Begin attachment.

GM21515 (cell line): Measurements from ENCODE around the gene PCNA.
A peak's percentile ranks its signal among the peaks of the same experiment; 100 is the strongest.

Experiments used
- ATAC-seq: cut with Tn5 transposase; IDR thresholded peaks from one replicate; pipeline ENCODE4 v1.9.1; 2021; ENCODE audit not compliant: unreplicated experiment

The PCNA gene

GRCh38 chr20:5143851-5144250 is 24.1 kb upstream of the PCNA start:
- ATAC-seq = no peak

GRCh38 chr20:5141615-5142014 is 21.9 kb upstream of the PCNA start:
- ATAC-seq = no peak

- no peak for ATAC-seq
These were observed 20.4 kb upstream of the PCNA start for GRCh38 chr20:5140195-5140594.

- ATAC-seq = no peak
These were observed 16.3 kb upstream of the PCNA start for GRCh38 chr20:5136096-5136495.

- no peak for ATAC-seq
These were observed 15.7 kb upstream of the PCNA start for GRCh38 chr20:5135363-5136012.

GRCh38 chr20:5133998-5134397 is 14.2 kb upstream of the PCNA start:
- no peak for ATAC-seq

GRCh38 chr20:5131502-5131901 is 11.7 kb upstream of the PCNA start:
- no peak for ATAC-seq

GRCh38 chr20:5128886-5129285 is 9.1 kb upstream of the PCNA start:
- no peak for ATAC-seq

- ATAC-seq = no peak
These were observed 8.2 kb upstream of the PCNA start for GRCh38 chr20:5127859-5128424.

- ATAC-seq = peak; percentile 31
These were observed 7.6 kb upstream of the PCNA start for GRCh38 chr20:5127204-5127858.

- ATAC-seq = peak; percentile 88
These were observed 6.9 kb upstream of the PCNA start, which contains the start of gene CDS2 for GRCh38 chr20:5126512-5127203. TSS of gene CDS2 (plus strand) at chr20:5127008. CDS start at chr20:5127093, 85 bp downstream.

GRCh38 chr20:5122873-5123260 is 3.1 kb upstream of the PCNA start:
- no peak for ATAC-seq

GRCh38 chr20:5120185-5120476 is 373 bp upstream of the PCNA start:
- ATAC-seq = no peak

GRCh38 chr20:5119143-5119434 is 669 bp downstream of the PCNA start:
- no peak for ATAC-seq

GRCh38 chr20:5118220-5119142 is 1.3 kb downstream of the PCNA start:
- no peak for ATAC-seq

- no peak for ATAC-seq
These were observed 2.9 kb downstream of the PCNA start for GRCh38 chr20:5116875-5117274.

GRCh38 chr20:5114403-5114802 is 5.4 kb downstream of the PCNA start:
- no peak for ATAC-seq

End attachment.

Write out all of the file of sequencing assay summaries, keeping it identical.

GM21515 (cell line): Measurements from ENCODE around the gene PCNA.
A peak's percentile ranks its signal among the peaks of the same experiment; 100 is the strongest.

Experiments used
- ATAC-seq: cut with Tn5 transposase; IDR thresholded peaks from one replicate; pipeline ENCODE4 v1.9.1; 2021; ENCODE audit not compliant: unreplicated experiment

The PCNA gene

GRCh38 chr20:5143851-5144250 is 24.1 kb upstream of the PCNA start:
- ATAC-seq = no peak

GRCh38 chr20:5141615-5142014 is 21.9 kb upstream of the PCNA start:
- ATAC-seq = no peak

- no peak for ATAC-seq
These were observed 20.4 kb upstream of the PCNA start for GRCh38 chr20:5140195-5140594.

- ATAC-seq = no peak
These were observed 16.3 kb upstream of the PCNA start for GRCh38 chr20:5136096-5136495.

- no peak for ATAC-seq
These were observed 15.7 kb upstream of the PCNA start for GRCh38 chr20:5135363-5136012.

GRCh38 chr20:5133998-5134397 is 14.2 kb upstream of the PCNA start:
- no peak for ATAC-seq

GRCh38 chr20:5131502-5131901 is 11.7 kb upstream of the PCNA start:
- no peak for ATAC-seq

GRCh38 chr20:5128886-5129285 is 9.1 kb upstream of the PCNA start:
- no peak for ATAC-seq

- ATAC-seq = no peak
These were observed 8.2 kb upstream of the PCNA start for GRCh38 chr20:5127859-5128424.

- ATAC-seq = peak; percentile 31
These were observed 7.6 kb upstream of the PCNA start for GRCh38 chr20:5127204-5127858.

- ATAC-seq = peak; percentile 88
These were observed 6.9 kb upstream of the PCNA start, which contains the start of gene CDS2 for GRCh38 chr20:5126512-5127203. TSS of gene CDS2 (plus strand) at chr20:5127008. CDS start at chr20:5127093, 85 bp downstream.

GRCh38 chr20:5122873-5123260 is 3.1 kb upstream of the PCNA start:
- no peak for ATAC-seq

GRCh38 chr20:5120185-5120476 is 373 bp upstream of the PCNA start:
- ATAC-seq = no peak

GRCh38 chr20:5119143-5119434 is 669 bp downstream of the PCNA start:
- no peak for ATAC-seq

GRCh38 chr20:5118220-5119142 is 1.3 kb downstream of the PCNA start:
- no peak for ATAC-seq

- no peak for ATAC-seq
These were observed 2.9 kb downstream of the PCNA start for GRCh38 chr20:5116875-5117274.

GRCh38 chr20:5114403-5114802 is 5.4 kb downstream of the PCNA start:
- no peak for ATAC-seq